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Tank Carradine ‘Over’ Injury, Eager to Play

Posted Mar 10, 2014

Tank Carradine said his knee injury is a thing of the past. The young defensive tackle is ready to embark on his first NFL offseason.


Tank Carradine’s first NFL action could be considered one of the most anticipated 49ers debuts of 2014, somewhere behind the opening of Levi’s® Stadium and the first professional carry by fellow second-year pro, Marcus Lattimore.

There’s a good reason why Carradine is only looking forward these days.
 
The 24-year-old defensive lineman did not record a sack, nor did he suit up for a game in his first season in the league.

This explains why Carradine, a decorated collegiate pass-rusher, has so much personal excitement and fanfare circling his first on-field appearance with the 49ers.

The 6-foot-4 defensive tackle, who was drafted 40th overall last April, recorded 42.5 sacks at Kansas’ Butler Community College and went on to add 16.5 more sacks at Florida State, including 11 as a senior.

Carradine said he now feels poised to showcase the football ability that made him a second-round draft pick. But first, Carradine had to fully recover from an ACL tear in his right knee.

Entering his first offseason in the NFL, Carradine said he is not concerned about how his rookie season ultimately became a pseudo redshirt year. The former collegiate defensive end is fully recovered from the ACL injury he suffered 16 months ago. Carradine recently had his right knee scoped at the start of February to clean up scar tissue in his surgically repaired knee.

“I’m over the injury,” Carradine told Bay Area FM station 95.7 The Game recently.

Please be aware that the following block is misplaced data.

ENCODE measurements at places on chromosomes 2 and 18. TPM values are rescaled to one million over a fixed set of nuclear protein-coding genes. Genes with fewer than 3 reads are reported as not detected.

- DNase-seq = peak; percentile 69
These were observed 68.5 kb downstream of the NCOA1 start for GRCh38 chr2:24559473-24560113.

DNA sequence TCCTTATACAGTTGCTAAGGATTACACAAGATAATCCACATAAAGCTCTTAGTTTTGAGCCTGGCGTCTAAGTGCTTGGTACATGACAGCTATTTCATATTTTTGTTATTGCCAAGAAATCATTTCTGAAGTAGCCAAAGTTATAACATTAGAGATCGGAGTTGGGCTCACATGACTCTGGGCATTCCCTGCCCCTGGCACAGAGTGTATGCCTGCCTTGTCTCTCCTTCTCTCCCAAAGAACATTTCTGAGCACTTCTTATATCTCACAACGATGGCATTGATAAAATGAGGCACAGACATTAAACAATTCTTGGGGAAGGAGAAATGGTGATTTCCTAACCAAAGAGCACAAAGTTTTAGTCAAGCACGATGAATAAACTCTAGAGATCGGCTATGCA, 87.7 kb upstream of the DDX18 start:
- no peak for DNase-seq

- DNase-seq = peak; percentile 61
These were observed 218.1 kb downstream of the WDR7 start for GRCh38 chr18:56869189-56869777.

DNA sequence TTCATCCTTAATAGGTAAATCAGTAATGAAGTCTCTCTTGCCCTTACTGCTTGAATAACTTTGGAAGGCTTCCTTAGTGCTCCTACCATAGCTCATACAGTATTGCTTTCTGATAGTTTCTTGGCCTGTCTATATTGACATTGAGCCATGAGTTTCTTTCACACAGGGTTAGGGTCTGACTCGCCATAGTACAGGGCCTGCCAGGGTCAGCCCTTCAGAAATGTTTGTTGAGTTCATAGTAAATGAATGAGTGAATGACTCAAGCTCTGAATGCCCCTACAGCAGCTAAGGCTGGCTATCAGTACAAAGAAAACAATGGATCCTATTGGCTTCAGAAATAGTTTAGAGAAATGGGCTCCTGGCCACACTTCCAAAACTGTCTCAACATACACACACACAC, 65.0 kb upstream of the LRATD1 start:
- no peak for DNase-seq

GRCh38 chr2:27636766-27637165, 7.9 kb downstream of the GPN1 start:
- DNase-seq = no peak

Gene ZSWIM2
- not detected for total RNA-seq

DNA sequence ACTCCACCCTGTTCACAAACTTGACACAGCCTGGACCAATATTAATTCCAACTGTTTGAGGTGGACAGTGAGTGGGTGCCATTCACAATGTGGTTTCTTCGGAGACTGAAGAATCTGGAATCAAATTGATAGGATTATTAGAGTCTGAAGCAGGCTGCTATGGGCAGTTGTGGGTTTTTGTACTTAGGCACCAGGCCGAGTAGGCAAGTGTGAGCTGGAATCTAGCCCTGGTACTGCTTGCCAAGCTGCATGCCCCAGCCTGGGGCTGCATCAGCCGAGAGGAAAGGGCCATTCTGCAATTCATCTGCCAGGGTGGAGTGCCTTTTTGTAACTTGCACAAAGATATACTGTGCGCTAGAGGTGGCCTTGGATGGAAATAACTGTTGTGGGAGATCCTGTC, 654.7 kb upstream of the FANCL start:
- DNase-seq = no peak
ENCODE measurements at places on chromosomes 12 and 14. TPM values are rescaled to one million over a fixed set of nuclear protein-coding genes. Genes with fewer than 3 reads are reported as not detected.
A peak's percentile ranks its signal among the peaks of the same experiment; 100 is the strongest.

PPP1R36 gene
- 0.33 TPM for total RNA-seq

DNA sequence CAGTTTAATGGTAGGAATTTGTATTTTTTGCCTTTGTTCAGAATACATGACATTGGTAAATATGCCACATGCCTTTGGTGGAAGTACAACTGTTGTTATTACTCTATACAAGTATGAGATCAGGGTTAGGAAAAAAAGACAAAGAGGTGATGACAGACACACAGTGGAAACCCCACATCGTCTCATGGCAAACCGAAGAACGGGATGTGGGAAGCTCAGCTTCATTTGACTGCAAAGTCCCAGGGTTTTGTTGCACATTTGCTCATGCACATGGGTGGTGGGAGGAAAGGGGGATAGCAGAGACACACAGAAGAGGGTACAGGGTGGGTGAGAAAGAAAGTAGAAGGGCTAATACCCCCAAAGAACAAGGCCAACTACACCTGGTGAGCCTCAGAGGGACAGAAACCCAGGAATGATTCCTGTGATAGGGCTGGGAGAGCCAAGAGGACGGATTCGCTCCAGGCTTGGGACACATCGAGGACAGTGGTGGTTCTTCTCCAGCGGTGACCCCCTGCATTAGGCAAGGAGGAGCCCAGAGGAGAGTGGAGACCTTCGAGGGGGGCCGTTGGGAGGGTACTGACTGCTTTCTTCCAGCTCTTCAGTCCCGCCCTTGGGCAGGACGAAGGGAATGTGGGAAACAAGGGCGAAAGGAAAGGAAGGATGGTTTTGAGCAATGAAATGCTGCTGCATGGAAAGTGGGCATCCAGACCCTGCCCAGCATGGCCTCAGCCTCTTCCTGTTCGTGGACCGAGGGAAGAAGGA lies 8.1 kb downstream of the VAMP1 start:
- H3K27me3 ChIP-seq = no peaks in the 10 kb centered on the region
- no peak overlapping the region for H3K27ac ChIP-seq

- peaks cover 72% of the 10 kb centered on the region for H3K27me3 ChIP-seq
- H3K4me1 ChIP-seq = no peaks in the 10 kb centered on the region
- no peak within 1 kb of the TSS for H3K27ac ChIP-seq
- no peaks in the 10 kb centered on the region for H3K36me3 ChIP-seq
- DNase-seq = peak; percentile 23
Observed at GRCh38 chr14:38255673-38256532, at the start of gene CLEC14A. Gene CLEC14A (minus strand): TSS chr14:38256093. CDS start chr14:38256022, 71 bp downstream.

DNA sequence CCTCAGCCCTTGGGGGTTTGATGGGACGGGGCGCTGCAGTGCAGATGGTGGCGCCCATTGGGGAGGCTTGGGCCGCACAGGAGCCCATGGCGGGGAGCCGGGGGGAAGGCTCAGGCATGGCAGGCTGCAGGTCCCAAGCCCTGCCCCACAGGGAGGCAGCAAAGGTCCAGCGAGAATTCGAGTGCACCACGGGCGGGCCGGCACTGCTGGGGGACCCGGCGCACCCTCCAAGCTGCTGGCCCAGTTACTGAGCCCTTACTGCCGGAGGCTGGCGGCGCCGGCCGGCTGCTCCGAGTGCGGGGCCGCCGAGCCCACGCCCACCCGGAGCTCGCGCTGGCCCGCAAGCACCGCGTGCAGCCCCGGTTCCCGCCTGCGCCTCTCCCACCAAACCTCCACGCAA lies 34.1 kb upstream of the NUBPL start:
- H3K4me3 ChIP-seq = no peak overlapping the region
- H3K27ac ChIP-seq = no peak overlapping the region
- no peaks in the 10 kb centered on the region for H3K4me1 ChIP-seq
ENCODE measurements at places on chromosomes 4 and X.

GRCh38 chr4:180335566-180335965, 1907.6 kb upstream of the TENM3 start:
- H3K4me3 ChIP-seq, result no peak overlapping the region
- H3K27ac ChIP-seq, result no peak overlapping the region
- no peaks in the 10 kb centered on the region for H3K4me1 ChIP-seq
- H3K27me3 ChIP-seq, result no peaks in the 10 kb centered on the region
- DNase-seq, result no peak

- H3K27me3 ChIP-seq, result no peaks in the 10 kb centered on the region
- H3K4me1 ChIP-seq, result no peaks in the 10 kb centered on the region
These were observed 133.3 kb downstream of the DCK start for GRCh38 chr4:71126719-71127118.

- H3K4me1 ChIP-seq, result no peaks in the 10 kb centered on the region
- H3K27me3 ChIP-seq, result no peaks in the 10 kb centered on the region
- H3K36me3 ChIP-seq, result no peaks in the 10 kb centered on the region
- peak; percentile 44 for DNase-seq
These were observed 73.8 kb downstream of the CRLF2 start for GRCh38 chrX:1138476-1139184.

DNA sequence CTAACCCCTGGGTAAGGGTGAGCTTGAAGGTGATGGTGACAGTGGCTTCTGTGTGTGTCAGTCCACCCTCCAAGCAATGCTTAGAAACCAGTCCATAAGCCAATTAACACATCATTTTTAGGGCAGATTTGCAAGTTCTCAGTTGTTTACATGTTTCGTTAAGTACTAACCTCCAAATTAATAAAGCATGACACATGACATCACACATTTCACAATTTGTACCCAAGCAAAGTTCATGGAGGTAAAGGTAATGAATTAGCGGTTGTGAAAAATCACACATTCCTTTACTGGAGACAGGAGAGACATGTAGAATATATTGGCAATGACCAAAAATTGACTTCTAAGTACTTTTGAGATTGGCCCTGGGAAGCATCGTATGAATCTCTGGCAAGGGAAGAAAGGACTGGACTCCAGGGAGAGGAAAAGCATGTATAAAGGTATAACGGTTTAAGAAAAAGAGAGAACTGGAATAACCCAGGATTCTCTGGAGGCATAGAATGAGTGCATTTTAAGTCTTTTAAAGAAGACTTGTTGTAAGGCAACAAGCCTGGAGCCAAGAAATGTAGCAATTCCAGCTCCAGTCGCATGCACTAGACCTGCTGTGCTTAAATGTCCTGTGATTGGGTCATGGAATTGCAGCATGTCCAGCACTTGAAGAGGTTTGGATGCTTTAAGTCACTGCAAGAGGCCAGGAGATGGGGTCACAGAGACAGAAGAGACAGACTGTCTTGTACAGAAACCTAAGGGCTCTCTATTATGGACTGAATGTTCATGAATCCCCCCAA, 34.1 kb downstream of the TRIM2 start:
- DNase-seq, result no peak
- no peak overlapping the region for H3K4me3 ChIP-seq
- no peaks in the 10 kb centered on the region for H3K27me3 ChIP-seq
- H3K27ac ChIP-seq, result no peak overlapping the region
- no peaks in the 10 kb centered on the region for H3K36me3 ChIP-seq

Carradine was placed on the team’s Reserve/Non-Football Injury list to start his rookie campaign. He stayed there until late October, when he officially activated off the list to join his teammates at practice. Carradine was eventually activated to the 53-man roster but never saw the field. San Francisco officially ended his season when they placed the young lineman on Injured Reserve on Dec. 10.

Carradine said he felt like he could contribute during his rookie season, but ultimately it was best for him to let his knee fully recover.

“When I was out there running, it didn’t feel like my other knee,” Carradine said of his month of practices with the 49ers. “But once they went in there and took out the scar tissue, both my knees felt the same.”

Carradine said he has full range of motion in both knees and he’s able to properly do all of his offseason workouts, including squats.

Carradine’s workouts were greatly inspired from his time learning under veteran defensive linemen on the roster like Justin Smith and Ray McDonald.

“I just tried to follow their lead,” Carradine said. “Even though I wasn’t out there playing, I was able to pick it up mentally.  

“I got to see how to be a pro by how they did things. Now I know how to prepare for practice, prepare in the offseason, and get ready for camp and things like that.”

Carradine also praised defensive line coach Jim Tomsula and is eager to continue being mentored by the respected position coach.

“I’m ready to go and excited about what he’s going to teach me,” Carradine said.

The young lineman is up to 295 pounds. He said he remains confident that his pass-rushing talent will translate into his role as a defensive tackle in San Francisco’s 3-4 scheme.

“I still think I’m a speed guy,” Carradine said.

Although he won’t be lining up on the edge like he did during his college career, Carradine believes he can use his natural quickness to defeat blocks from interior linemen.

“I’m still going to be able to show I’m a speed guy,” Carradine said before comparing his college assignments to what he’ll face in the NFL. “It’s different because you’re taking more of a double (block). It’s a little different, but it’s something I can adjust to.

“I’ll be rushing on the inside more, but it gives me an advantage. You put a speed guy, who is a little bigger now on a guard, it’s good for him to rush.”

Carradine said his on-field self is a hybrid of New York Giants defensive end Justin Tuck and Tampa Bay Buccaneers Hall of Fame defensive tackle Warren Sapp.

Now, a rested and rejuvenated Carradine, has an opportunity in 2014 to prove he’s worthy of such comparisons.

“I’m good to go, ready to go,” Carradine said. “It felt like I’d never been hurt before.”

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